This structure is called Normannischer Turm (Norman tower) and is located on top of the Ruineberg in Potsdam. It is what gives it its name. This ruin is actually not really a ruin, but built as one by Master Builder Georg Wenzeslaus von Knobelsdorff. It’s located right next to a big water tank with a capacity of around 7600 m³ , that was meant to store water needed for the fountain in front of Sanssouci Palace.
At the north side of Sanssouci castle you can find the Normannischer Turm. The lands around the former Hünenberg hill had been the partridge and pheasant hunting grounds of King Frederick William I of Prussia. But when his son Frederick the Great began the erection of Sanssouci Palace in 1745, he needed a lot of water for all the water features in his park. Of course he not only had a large water tank built, but had it decorated with ruins and a beautiful park designed by Peter Joseph Lenné.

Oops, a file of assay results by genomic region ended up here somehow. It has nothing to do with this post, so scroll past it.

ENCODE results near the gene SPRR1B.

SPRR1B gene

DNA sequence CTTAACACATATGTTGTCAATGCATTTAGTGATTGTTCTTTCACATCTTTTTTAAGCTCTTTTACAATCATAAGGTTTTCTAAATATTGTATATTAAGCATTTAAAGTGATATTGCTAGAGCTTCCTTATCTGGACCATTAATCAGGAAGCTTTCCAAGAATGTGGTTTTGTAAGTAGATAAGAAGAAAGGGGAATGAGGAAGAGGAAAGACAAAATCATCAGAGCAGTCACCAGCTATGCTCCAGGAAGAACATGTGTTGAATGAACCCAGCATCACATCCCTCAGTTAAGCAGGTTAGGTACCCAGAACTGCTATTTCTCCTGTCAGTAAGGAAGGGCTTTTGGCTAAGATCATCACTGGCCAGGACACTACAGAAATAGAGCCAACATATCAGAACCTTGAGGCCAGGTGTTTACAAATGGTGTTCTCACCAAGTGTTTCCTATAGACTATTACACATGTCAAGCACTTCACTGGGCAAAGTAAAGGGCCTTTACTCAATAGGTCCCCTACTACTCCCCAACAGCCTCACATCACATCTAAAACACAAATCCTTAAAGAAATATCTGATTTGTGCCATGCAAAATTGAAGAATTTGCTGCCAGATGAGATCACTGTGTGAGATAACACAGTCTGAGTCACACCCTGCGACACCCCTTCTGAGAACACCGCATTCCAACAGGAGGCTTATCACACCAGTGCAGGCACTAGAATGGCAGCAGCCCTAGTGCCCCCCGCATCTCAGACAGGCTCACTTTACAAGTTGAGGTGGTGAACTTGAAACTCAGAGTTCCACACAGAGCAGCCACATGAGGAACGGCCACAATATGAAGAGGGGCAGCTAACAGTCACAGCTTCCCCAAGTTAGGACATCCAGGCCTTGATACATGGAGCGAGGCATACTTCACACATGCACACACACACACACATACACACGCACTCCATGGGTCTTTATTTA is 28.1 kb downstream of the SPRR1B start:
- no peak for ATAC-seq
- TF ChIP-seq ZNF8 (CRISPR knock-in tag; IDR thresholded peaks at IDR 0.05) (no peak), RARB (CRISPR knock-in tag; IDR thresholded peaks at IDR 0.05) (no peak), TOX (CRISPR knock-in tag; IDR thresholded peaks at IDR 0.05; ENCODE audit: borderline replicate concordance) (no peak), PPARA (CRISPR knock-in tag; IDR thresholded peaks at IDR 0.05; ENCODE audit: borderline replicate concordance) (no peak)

Though the king poured quite some money into this project, it was not successful because of the technical ignorance of his workers. After many years of effort, Frederick’s dream of fountains was finally given up in 1780. The water tank and the ruins however are still there.
And of course the fountain at Sanssouci palace is now operational too, thanks to the invention of the steam engine. From 1841 to 1843, a building was erected especially for the steam engine on the shore of the river Havel. Disguised as a mosque, it was designed by Ludwig Persius.
For a small fee you can climb the 23 metre high tower of the Normannischer Turm, where you have a magnificent view over Potsdam. On clear days you can even see the television tower (and other buildings) of Berlin!
Closed on Monday.